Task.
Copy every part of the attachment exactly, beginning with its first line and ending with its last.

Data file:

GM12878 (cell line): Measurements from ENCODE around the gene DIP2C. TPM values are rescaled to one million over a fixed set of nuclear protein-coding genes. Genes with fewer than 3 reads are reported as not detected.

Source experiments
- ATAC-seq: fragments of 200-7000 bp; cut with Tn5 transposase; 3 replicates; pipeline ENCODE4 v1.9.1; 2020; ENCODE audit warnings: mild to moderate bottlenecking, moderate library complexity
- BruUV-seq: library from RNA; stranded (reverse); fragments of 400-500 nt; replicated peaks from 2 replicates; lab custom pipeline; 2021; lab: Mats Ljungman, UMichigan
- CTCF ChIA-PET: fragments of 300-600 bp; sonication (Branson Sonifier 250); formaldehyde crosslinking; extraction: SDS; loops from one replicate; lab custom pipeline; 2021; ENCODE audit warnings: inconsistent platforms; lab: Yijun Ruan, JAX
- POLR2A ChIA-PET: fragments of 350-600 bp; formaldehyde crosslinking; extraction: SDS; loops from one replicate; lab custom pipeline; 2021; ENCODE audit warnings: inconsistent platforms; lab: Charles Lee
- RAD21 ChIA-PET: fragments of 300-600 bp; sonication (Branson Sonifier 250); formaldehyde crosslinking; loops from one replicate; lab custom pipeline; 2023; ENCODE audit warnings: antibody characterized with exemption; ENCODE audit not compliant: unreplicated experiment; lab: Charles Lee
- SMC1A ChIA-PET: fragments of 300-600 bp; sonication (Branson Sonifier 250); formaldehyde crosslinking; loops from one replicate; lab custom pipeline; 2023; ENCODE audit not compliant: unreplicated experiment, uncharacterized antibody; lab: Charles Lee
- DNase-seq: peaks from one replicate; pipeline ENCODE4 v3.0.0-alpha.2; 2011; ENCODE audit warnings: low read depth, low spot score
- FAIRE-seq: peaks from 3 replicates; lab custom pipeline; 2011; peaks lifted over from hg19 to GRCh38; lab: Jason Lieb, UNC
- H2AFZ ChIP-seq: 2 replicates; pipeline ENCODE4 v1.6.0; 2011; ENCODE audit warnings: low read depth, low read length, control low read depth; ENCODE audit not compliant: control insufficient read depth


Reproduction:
GM12878 (cell line): Measurements from ENCODE around the gene DIP2C. TPM values are rescaled to one million over a fixed set of nuclear protein-coding genes. Genes with fewer than 3 reads are reported as not detected.

Source experiments
- ATAC-seq: fragments of 200-7000 bp; cut with Tn5 transposase; 3 replicates; pipeline ENCODE4 v1.9.1; 2020; ENCODE audit warnings: mild to moderate bottlenecking, moderate library complexity
- BruUV-seq: library from RNA; stranded (reverse); fragments of 400-500 nt; replicated peaks from 2 replicates; lab custom pipeline; 2021; lab: Mats Ljungman, UMichigan
- CTCF ChIA-PET: fragments of 300-600 bp; sonication (Branson Sonifier 250); formaldehyde crosslinking; extraction: SDS; loops from one replicate; lab custom pipeline; 2021; ENCODE audit warnings: inconsistent platforms; lab: Yijun Ruan, JAX
- POLR2A ChIA-PET: fragments of 350-600 bp; formaldehyde crosslinking; extraction: SDS; loops from one replicate; lab custom pipeline; 2021; ENCODE audit warnings: inconsistent platforms; lab: Charles Lee
- RAD21 ChIA-PET: fragments of 300-600 bp; sonication (Branson Sonifier 250); formaldehyde crosslinking; loops from one replicate; lab custom pipeline; 2023; ENCODE audit warnings: antibody characterized with exemption; ENCODE audit not compliant: unreplicated experiment; lab: Charles Lee
- SMC1A ChIA-PET: fragments of 300-600 bp; sonication (Branson Sonifier 250); formaldehyde crosslinking; loops from one replicate; lab custom pipeline; 2023; ENCODE audit not compliant: unreplicated experiment, uncharacterized antibody; lab: Charles Lee
- DNase-seq: peaks from one replicate; pipeline ENCODE4 v3.0.0-alpha.2; 2011; ENCODE audit warnings: low read depth, low spot score
- FAIRE-seq: peaks from 3 replicates; lab custom pipeline; 2011; peaks lifted over from hg19 to GRCh38; lab: Jason Lieb, UNC
- H2AFZ ChIP-seq: 2 replicates; pipeline ENCODE4 v1.6.0; 2011; ENCODE audit warnings: low read depth, low read length, control low read depth; ENCODE audit not compliant: control insufficient read depth